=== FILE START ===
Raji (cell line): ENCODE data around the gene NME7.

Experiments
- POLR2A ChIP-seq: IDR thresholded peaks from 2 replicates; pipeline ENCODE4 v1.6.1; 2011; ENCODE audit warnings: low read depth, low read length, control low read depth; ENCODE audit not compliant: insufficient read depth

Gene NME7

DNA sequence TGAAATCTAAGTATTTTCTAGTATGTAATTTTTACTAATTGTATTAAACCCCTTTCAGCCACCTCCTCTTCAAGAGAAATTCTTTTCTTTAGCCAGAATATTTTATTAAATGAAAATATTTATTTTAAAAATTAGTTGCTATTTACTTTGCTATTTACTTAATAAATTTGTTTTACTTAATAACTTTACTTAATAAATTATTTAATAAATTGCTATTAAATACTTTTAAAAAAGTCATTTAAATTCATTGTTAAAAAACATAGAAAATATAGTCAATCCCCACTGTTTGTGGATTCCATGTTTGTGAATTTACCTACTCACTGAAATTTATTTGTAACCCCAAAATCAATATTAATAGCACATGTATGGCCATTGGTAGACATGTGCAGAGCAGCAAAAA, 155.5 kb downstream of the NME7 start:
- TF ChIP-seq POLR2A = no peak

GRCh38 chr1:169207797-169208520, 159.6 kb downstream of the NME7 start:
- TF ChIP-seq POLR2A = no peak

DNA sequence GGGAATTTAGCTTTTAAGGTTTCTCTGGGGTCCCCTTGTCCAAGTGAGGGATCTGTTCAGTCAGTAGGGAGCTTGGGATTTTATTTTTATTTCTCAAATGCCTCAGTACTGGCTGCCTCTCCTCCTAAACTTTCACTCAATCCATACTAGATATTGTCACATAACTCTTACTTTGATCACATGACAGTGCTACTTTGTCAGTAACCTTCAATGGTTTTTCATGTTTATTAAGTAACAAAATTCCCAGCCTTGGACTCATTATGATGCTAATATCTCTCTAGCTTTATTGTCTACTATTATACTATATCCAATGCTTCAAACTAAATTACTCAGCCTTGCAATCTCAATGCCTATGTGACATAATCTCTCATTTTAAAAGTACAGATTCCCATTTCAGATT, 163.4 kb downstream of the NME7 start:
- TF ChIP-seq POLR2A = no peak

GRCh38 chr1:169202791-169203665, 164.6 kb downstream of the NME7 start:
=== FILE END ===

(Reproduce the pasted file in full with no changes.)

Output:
Raji (cell line): ENCODE data around the gene NME7.

Experiments
- POLR2A ChIP-seq: IDR thresholded peaks from 2 replicates; pipeline ENCODE4 v1.6.1; 2011; ENCODE audit warnings: low read depth, low read length, control low read depth; ENCODE audit not compliant: insufficient read depth

Gene NME7

DNA sequence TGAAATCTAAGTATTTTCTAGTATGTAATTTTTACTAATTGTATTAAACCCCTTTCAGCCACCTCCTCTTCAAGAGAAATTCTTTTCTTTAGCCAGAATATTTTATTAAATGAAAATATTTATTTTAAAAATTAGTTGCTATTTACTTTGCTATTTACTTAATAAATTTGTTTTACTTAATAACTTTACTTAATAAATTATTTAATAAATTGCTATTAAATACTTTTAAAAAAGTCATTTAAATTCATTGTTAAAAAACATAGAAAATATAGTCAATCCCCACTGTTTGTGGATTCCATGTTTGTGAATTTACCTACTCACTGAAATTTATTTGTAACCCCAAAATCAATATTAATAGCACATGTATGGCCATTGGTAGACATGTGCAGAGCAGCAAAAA, 155.5 kb downstream of the NME7 start:
- TF ChIP-seq POLR2A = no peak

GRCh38 chr1:169207797-169208520, 159.6 kb downstream of the NME7 start:
- TF ChIP-seq POLR2A = no peak

DNA sequence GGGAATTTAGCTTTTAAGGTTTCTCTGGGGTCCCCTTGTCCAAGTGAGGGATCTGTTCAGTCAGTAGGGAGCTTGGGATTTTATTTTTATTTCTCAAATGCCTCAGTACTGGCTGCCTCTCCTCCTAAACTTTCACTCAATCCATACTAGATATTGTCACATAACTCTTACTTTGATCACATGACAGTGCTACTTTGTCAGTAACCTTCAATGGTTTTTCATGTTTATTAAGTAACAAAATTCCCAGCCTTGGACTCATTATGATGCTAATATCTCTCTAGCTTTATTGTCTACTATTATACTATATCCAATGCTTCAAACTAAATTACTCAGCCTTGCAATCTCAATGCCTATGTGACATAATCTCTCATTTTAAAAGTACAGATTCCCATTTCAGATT, 163.4 kb downstream of the NME7 start:
- TF ChIP-seq POLR2A = no peak

GRCh38 chr1:169202791-169203665, 164.6 kb downstream of the NME7 start: